(4)(8)

Anonymous

Excellent points made. There was an article last week about the shortage of criminal practitioners and fears for the future. Those who genuinely want to practice in this area and are fully aware of earning perhaps below minimum wage why cant they if that’s what they want and choose to do.

(1)(3)

Anonymous

Because they can’t do it. They are too much in debt to go through the early years of practice where you earn no money. This is not anything new. I qualified 20 years ago and spent my first three years in practise earning fuck all running round the Magistrates Court. It took me about 4 years to develop a Crown Court practice, at which point I started earning decent money. But I didn’t have to pay tuition fees and my Bar School fees were £4,000.

The CPS and SFO offer secondments paying £200 a day. Baby barristers sit there going through disclosure, but are not in Court are not developing their skills and are not building a practice because the can’t afford to spend the inevitable early years earning fuck all due to their debts. They then join the CPS or SFO rather than doing criminal legal aid work, which is why their is a massive shortage of new people doing defence work. We are all really old!

(5)(1)

Anonymous

With BPTC fees at £19k and living costs (in London) at around £15k, students need to spend around £35k before they even start pupillage – that’s not even including LLB/GDL.

How the BSB think £35k for a pointless course enables social mobility more than in the past where the BVC cost £5k and pupillage was unfunded is beyond me.

Also don’t forget, in second six you keep what you earn. So we are really talking about 6 months unpaid.

(4)(9)

Anonymous

Good point. I find it bizarre that those who continue to say unpaid pupillage is devastating for socially disadvantaged is basing it on what??? At what point does a socially disadvantaged person say ” I cannot pursue this because I cannot afford it?” The reality is you pay for your degree via student loan- why go to university? Truth is everything has a price. If you cannot afford to do the Bar or take the risk in taking a loan then that’s your choice. If someone wants to spend another £6000 either by taking another loan or through savings so what? if it means getting a practice certificate other than just a qualification.

(2)(10)

Anonymous

If pupillages were unfunded then there would be many more pupillages offered and therefore many more junior barristers. This could be detrimental to the junior Bar because work would be spread more thinly and fees would drop.

(6)(5)

Anonymous

What about the poor clerk who is ringing around chambers trying to find counsel to cover a case but then has to send it out of chambers? It happens everywhere and there may be individuals who would be happy taking on bits and pieces.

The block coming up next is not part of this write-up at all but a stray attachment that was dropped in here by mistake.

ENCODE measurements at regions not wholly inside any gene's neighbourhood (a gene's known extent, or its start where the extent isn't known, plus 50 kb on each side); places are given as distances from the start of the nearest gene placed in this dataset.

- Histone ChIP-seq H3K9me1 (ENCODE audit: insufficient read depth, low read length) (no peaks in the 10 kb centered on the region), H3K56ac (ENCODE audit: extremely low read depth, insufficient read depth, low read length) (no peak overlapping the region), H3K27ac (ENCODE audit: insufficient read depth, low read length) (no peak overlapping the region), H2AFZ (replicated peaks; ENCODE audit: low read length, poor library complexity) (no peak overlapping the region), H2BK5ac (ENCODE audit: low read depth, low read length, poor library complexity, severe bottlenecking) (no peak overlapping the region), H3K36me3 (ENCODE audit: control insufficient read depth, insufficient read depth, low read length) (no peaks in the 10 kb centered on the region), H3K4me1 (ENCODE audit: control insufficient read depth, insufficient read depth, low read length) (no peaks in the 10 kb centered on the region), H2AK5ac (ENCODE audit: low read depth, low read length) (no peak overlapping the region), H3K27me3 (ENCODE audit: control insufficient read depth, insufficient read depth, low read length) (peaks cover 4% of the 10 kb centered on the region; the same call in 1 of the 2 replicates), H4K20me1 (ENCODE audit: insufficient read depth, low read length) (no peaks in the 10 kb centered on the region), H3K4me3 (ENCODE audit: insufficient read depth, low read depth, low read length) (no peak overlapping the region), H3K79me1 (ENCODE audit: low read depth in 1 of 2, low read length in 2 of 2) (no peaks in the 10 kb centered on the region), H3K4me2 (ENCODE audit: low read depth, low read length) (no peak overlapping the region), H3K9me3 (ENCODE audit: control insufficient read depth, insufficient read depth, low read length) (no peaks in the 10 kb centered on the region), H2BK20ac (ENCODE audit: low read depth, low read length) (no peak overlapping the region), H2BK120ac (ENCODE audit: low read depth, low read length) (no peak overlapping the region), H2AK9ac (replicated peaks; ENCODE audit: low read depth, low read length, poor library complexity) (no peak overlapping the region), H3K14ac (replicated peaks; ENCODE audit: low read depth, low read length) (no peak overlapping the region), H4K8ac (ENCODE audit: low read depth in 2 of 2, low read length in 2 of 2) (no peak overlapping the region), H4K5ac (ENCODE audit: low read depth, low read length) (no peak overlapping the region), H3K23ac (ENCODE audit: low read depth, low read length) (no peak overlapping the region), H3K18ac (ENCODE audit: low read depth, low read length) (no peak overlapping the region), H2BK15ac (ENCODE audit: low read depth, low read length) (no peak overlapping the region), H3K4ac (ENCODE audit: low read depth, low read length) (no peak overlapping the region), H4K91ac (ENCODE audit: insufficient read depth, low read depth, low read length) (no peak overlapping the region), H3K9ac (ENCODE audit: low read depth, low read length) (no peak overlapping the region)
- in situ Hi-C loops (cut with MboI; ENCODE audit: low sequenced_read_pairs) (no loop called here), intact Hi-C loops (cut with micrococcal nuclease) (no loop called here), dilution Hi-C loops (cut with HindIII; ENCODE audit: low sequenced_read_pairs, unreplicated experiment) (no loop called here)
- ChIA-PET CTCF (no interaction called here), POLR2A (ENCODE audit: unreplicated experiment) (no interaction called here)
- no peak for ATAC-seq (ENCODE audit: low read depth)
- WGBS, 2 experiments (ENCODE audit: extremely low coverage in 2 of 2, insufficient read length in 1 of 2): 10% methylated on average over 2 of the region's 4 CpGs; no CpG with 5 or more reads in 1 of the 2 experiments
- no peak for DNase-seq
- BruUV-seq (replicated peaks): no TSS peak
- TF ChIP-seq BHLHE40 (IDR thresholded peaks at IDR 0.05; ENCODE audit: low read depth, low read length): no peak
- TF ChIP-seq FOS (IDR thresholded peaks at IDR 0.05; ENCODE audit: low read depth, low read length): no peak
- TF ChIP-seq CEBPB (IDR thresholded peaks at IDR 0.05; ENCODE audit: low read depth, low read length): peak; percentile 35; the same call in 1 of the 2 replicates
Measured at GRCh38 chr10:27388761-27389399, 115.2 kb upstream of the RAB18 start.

(1)(5)

Anonymous

Follow the Scottish system, that way at least the barristers understand a solicitors practice.

(2)(3)

Anonymous

The problem with that would mean that richer people still compete for the paid pupillages and people from working class backgrounds will get into more debt. That’s why the BSB won’t allow it – it’s about promoting equality as best they can.

Not to mention the difficulty getting tenancy if you have 10 juniors competing for it – it will create a very unpleasantly competitive bar, and a lot of people would just end up having spent more money ‘training’ without a job to go to.

To add to this, if you have 300 more juniors, it’s going to become more likely that work gets undercut. Juniors will be fighting for cases and be receiving significantly less (Working for a lot less than they are now) and finding it hard to progress

(8)(3)

Anonymous

Are working class students already in debt compared to their wealthier classmates at uni and on the BPTC?

(2)(1)

Anonymous

No. Just no.

(16)(2)

Anonymous

I’d be more inclined to consider the arguments in this article if the points made had been well written and/or persuasive. You want to be an advocate? Then try making an argument that is persuasive, backed up by facts, takes into consideration the wider picture, addresses the inevitable criticisms and doesn’t just focus on you.

(7)(3)

Criminal Solicitor 1 year PQE

Your LLM was a complete waste of time and money. More fool you.
Don’t bemoan your finances when you have wasted 8k on a worthless degree that does nothing for your competitive edge.

(8)(5)

Anonymous

I feel sorry for your clients do you read their files like you read this article. You have totally missed the point.

(0)(5)

barry

In my view, the answer is:

1. The entry requirement for the BPTC is that you have secured pupillage (or sign a waiver that you don’t wish to practice at the Bar of E&W, for those who wish to practise abroad.)

2. Inns Scholarships are then awarded only to those that have secured pupillage, and are undertaking the BPTC. This will allow for scholarships of a greater value, which cover the full cost of the fees, and living allowances in London.

This means that the system is purely meritocratic and removes significant risk. If you are good enough to secure pupillage, you will have your fees covered when you undertake the BPTC. Get rid of small scholarships (below £15k) and award £25k+ to all those with pupillage secured to cover BPTC fees and living costs.

Currently, many undertake the BPTC without pupillage, on the basis that they feel that they will be better candidates by the end of it, or that if they haven’t completed it, disadvantaged against those who have. In reality, this means that those who can afford it, take a punt on doing the BPTC, in the hope that they can get pupillage down the line. Even with a scholarship of £15k, someone without family support or significant savings will have very little to live on, once fees are paid.